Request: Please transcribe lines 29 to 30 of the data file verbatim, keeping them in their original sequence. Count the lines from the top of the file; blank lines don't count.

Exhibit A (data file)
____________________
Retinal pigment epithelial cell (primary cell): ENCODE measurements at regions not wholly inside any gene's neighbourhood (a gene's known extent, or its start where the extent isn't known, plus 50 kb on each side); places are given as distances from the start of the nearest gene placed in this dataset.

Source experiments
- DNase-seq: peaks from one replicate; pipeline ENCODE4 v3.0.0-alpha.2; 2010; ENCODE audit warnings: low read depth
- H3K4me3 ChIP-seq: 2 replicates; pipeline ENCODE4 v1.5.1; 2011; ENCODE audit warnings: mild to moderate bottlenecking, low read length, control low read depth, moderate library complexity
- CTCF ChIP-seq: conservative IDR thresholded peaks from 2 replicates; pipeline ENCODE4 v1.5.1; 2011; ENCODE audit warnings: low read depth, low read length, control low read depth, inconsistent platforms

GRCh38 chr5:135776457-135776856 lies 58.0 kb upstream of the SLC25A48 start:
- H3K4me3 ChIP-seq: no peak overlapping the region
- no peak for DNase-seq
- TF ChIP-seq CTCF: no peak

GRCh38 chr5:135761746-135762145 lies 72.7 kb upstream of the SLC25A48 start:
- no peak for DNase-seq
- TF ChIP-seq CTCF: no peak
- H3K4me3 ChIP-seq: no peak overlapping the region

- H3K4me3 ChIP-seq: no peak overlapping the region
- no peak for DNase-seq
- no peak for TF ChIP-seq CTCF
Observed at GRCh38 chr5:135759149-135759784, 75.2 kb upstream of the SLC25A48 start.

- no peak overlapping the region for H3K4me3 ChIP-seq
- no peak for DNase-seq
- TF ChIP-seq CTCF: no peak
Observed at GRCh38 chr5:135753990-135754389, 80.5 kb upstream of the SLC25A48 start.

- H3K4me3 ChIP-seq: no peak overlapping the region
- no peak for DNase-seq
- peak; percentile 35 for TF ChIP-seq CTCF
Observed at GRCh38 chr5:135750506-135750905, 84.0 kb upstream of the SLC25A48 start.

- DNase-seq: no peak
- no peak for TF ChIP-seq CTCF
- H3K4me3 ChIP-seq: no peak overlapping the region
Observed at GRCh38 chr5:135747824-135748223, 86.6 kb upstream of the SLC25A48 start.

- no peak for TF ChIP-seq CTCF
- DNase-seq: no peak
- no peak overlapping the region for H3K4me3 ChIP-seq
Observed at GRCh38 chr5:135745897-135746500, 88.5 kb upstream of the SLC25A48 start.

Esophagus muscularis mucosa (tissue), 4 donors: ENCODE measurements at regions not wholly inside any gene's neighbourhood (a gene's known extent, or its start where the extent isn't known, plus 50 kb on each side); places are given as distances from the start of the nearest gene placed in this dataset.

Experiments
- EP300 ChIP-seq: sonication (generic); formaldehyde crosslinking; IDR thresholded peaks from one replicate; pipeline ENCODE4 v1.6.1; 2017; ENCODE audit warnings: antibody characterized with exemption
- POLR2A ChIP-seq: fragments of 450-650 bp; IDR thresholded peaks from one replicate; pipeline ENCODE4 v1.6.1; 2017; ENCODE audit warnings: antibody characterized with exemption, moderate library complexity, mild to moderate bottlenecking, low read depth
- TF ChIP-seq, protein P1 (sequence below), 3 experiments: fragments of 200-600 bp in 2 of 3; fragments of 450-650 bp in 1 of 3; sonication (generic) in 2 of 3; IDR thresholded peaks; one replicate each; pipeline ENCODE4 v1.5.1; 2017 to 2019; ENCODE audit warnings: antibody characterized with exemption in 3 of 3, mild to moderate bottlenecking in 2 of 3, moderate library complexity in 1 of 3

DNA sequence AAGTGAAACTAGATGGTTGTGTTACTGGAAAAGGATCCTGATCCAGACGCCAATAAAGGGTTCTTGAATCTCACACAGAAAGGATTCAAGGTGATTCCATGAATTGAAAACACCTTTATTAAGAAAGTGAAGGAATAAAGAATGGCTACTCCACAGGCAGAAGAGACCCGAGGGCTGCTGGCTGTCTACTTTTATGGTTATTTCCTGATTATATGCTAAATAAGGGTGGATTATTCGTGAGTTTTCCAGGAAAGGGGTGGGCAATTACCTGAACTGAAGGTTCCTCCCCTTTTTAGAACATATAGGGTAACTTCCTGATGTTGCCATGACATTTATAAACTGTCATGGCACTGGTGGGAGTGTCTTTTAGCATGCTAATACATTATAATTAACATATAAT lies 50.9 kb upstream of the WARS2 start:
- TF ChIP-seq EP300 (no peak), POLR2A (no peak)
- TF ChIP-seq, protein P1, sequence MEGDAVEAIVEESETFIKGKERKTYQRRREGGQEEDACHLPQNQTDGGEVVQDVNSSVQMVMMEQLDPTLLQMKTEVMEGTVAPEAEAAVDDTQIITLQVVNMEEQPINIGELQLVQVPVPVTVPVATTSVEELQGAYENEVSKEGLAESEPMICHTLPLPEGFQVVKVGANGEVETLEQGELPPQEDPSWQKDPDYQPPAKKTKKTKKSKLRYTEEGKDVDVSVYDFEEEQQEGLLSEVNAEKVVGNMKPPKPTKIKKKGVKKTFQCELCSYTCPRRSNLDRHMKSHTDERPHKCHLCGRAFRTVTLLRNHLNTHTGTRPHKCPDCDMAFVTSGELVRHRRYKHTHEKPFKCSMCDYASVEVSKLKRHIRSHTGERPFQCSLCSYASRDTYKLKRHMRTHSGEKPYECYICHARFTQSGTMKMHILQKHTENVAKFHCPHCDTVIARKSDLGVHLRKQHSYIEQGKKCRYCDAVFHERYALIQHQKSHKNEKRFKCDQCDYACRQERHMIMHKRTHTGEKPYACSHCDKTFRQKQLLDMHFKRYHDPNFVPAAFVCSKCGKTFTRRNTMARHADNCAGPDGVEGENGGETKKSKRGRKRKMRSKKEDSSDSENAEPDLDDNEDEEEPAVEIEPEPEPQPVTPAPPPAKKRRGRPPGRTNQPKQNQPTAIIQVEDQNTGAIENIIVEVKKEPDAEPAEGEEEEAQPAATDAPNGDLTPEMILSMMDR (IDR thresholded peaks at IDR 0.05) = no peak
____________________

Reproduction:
Observed at GRCh38 chr5:135747824-135748223, 86.6 kb upstream of the SLC25A48 start.

- no peak for TF ChIP-seq CTCF